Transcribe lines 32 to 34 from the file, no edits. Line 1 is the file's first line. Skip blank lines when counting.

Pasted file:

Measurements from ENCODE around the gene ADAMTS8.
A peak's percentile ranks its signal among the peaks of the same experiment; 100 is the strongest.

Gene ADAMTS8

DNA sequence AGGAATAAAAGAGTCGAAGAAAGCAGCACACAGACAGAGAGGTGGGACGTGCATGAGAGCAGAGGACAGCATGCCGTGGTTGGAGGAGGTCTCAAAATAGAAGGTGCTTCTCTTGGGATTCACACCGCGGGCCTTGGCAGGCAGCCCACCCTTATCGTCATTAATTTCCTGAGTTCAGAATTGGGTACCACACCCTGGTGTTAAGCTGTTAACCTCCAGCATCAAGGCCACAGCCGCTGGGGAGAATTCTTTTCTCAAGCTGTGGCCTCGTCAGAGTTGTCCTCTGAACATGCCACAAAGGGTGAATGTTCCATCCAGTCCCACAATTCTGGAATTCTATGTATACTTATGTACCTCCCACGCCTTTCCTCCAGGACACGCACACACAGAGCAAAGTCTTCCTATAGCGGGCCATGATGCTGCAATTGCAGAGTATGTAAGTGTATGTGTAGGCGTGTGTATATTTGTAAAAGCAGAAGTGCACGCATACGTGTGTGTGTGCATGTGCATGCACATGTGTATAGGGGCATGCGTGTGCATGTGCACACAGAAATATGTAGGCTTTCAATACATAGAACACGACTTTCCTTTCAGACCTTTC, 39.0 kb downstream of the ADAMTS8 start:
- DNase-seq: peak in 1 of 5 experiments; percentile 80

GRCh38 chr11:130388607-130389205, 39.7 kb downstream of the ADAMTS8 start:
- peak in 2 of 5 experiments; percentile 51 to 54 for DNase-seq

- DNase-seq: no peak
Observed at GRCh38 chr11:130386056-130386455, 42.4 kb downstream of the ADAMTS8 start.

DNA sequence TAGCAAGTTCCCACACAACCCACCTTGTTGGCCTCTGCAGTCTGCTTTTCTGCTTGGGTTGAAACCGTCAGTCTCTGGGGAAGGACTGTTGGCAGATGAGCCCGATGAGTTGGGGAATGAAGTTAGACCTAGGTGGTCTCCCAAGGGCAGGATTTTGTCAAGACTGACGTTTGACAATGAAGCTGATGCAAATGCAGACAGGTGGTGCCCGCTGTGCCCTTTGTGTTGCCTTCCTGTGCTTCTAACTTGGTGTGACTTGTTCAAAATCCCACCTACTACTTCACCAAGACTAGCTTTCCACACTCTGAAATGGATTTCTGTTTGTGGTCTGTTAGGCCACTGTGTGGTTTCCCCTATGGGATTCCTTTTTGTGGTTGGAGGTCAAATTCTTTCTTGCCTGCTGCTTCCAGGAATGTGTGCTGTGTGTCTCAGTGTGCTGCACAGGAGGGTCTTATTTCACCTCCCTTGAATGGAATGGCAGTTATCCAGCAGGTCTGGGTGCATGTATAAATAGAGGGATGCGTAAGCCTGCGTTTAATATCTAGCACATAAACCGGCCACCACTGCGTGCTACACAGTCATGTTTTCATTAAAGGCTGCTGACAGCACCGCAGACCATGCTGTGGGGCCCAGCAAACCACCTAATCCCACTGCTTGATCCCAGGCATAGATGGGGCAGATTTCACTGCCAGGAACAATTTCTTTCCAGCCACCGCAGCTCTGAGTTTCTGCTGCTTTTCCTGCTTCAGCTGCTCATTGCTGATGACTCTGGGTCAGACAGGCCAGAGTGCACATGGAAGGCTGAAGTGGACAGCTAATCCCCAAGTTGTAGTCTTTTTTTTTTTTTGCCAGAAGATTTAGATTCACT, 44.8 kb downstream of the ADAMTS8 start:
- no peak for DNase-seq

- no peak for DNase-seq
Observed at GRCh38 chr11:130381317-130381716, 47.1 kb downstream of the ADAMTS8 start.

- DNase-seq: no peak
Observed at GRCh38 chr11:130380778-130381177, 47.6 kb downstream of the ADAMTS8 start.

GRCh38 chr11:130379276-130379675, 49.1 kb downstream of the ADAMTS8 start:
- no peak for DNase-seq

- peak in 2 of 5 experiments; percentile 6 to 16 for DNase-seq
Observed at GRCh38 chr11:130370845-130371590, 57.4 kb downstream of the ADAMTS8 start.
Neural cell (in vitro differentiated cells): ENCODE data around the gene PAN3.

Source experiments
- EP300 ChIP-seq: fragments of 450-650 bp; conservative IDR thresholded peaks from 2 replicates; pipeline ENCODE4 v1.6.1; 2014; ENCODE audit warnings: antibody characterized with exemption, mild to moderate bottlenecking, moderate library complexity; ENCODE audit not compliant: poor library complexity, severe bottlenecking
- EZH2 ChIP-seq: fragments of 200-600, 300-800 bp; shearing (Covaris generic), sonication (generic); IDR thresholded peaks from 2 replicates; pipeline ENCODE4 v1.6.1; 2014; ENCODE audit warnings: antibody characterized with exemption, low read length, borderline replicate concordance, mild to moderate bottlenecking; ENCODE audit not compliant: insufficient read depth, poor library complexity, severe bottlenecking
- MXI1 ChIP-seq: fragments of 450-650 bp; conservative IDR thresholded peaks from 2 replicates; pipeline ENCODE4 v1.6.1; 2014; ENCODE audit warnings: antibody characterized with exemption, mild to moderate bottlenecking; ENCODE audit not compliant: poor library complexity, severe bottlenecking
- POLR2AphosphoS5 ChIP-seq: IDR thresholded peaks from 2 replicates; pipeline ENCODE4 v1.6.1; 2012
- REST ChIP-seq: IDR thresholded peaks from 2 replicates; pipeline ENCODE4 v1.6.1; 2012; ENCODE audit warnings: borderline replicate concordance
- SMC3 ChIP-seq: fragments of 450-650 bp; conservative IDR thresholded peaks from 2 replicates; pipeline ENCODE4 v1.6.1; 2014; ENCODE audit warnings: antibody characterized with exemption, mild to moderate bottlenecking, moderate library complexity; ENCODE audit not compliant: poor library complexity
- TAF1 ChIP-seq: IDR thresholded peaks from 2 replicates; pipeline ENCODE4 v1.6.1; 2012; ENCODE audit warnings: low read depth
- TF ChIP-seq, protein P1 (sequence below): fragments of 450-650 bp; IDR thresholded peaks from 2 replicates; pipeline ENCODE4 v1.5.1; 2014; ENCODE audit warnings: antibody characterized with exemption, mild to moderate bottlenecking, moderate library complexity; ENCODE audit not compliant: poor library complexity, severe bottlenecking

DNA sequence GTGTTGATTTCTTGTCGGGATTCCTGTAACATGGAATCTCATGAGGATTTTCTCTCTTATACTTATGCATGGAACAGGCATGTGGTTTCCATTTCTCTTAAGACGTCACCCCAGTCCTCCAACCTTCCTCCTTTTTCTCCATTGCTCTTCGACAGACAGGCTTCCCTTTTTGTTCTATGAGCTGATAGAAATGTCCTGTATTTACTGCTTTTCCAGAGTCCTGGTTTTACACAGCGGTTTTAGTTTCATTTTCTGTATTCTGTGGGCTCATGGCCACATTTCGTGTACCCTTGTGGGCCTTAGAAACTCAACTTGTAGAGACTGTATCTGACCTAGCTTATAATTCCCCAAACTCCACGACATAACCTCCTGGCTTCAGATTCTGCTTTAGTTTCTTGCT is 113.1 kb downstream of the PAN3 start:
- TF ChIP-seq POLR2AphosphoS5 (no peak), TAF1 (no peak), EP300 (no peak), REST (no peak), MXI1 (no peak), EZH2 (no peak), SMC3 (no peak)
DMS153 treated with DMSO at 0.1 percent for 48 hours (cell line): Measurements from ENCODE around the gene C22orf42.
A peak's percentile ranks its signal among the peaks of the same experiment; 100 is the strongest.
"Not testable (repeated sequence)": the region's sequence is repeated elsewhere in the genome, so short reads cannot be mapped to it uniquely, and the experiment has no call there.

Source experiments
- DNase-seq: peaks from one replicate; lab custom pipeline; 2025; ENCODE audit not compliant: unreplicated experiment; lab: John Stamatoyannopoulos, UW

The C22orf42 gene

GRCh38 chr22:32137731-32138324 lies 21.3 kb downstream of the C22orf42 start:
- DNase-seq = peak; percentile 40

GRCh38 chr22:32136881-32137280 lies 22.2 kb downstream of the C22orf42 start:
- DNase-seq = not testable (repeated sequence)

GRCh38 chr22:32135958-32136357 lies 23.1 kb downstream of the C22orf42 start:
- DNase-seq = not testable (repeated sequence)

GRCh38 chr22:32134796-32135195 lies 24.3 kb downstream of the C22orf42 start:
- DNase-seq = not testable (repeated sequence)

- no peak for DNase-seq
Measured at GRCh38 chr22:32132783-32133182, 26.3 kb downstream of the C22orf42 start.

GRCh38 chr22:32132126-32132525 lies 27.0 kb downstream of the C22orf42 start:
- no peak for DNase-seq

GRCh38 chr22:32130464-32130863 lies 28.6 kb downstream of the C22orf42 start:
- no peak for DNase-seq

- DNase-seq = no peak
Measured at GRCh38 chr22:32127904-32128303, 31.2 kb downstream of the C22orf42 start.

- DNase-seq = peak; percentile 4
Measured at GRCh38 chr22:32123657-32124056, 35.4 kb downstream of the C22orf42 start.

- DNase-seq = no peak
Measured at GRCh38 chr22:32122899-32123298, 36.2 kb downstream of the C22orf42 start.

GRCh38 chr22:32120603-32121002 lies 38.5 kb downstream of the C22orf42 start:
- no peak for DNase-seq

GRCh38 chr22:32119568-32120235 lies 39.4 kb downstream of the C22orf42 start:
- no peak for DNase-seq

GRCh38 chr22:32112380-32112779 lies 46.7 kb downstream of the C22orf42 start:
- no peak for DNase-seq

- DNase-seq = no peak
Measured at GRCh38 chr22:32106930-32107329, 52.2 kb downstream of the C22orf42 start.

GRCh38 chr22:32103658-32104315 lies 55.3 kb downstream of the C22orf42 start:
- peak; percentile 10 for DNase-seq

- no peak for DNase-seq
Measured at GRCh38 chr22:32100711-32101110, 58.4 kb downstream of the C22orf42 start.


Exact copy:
DMS153 treated with DMSO at 0.1 percent for 48 hours (cell line): Measurements from ENCODE around the gene C22orf42.
A peak's percentile ranks its signal among the peaks of the same experiment; 100 is the strongest.
"Not testable (repeated sequence)": the region's sequence is repeated elsewhere in the genome, so short reads cannot be mapped to it uniquely, and the experiment has no call there.